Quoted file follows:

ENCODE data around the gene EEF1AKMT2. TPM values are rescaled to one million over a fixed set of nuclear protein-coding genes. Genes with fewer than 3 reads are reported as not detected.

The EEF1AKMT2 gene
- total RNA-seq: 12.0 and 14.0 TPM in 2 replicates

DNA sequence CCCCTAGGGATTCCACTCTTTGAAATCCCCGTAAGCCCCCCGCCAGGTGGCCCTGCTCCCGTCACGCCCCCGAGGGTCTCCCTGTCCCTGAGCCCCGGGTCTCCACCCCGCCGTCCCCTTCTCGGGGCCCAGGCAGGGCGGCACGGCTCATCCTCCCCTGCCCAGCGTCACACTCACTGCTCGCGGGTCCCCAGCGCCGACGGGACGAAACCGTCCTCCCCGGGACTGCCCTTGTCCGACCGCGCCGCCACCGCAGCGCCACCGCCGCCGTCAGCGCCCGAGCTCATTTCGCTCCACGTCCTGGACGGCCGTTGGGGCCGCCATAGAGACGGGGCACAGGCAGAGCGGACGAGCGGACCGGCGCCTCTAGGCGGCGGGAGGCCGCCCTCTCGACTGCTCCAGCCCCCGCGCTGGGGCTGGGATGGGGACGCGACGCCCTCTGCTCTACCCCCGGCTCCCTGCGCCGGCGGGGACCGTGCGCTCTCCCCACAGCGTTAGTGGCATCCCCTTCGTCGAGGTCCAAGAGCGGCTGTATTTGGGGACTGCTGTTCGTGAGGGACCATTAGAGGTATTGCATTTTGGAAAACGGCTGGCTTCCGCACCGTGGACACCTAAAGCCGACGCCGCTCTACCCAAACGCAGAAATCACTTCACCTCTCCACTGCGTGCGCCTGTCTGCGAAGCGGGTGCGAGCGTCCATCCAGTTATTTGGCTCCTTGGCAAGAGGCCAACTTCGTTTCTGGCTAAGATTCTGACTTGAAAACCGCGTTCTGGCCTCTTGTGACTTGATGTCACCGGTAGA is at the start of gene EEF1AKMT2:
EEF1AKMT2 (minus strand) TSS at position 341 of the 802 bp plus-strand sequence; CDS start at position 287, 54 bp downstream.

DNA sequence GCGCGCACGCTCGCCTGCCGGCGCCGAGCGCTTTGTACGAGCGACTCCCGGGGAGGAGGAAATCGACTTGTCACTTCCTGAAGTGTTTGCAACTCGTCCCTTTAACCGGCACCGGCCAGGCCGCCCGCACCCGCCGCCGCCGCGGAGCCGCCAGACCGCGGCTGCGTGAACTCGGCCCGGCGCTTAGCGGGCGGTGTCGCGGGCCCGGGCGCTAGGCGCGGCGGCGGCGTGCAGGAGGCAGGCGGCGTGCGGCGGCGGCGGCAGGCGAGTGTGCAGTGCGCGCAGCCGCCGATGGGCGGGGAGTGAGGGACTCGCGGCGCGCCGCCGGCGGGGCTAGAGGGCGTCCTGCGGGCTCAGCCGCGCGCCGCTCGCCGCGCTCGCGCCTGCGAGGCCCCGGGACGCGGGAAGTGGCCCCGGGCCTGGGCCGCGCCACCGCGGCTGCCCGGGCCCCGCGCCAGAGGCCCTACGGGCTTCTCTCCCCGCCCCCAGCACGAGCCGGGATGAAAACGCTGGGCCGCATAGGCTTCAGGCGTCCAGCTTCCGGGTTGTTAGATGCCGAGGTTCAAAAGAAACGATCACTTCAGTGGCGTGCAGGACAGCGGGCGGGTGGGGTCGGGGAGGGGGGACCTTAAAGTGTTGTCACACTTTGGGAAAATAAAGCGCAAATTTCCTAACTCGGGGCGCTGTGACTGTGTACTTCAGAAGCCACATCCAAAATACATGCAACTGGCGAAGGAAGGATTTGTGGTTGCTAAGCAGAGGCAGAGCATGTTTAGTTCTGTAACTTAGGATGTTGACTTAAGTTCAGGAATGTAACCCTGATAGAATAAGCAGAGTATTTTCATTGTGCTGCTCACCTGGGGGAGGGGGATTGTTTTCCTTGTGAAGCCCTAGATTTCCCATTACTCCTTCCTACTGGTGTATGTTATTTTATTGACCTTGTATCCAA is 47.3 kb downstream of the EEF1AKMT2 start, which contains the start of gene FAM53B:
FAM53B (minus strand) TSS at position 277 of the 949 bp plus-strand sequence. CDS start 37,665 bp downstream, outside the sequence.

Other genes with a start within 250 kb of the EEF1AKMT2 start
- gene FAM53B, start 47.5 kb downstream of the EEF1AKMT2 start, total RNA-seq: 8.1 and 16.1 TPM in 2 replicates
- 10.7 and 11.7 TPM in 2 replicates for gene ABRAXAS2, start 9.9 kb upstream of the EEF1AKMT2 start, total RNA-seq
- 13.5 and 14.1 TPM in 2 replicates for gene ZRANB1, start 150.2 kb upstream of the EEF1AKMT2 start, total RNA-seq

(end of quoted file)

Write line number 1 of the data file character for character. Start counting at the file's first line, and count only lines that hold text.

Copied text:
ENCODE data around the gene EEF1AKMT2. TPM values are rescaled to one million over a fixed set of nuclear protein-coding genes. Genes with fewer than 3 reads are reported as not detected.